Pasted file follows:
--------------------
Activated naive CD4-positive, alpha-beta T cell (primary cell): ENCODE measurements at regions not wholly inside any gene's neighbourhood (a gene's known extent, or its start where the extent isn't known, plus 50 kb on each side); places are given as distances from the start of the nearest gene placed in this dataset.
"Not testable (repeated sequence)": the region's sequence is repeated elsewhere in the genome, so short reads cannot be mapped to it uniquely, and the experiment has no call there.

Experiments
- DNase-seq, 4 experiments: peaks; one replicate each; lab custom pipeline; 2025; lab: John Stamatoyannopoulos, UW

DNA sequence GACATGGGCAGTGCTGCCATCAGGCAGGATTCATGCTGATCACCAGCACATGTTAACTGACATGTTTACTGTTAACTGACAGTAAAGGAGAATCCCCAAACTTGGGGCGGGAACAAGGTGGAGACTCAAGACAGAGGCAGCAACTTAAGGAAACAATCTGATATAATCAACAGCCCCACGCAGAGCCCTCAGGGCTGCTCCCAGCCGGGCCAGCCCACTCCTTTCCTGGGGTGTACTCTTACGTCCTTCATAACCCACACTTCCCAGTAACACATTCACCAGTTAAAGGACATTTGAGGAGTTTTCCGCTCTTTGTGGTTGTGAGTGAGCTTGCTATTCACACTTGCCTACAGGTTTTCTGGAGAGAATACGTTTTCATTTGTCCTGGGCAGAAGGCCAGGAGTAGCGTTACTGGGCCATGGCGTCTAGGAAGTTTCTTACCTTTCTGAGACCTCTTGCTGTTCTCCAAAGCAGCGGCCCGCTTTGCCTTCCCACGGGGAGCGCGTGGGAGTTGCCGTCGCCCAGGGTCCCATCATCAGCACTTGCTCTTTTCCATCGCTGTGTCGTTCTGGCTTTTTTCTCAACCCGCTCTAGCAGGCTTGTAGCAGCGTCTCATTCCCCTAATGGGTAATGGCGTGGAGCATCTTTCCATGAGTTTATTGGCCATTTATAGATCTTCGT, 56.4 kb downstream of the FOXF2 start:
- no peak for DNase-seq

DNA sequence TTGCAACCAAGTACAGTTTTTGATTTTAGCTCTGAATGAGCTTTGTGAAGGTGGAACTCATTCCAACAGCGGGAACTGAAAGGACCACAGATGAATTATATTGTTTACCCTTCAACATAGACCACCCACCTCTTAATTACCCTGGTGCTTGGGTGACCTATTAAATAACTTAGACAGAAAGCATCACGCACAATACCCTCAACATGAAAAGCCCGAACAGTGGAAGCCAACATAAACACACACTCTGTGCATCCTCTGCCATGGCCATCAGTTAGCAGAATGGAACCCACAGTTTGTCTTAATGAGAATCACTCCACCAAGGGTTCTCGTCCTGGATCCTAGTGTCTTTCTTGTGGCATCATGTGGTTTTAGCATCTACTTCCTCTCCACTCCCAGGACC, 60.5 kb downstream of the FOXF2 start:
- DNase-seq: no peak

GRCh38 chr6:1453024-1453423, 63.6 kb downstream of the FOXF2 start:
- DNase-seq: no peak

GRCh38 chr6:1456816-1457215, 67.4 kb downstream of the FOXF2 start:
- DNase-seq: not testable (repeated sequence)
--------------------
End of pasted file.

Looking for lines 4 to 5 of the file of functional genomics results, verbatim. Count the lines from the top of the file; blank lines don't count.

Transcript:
- DNase-seq, 4 experiments: peaks; one replicate each; lab custom pipeline; 2025; lab: John Stamatoyannopoulos, UW

DNA sequence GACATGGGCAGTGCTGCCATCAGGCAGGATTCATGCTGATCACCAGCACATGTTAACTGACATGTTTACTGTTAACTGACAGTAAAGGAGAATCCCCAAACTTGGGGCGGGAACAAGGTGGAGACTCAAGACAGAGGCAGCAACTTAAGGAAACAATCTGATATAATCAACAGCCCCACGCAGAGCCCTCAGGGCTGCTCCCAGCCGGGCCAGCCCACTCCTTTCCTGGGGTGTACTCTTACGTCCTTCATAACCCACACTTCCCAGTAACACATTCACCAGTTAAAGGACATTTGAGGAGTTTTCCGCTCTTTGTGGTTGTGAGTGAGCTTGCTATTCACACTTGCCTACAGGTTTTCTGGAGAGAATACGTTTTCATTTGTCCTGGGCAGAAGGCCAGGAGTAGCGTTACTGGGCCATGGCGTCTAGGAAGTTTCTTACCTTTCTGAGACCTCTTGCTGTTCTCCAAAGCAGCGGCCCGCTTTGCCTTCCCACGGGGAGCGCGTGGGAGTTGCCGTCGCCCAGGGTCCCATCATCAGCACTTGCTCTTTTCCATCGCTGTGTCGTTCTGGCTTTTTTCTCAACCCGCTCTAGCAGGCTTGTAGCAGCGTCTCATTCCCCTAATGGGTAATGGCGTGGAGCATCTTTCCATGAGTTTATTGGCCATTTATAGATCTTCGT, 56.4 kb downstream of the FOXF2 start: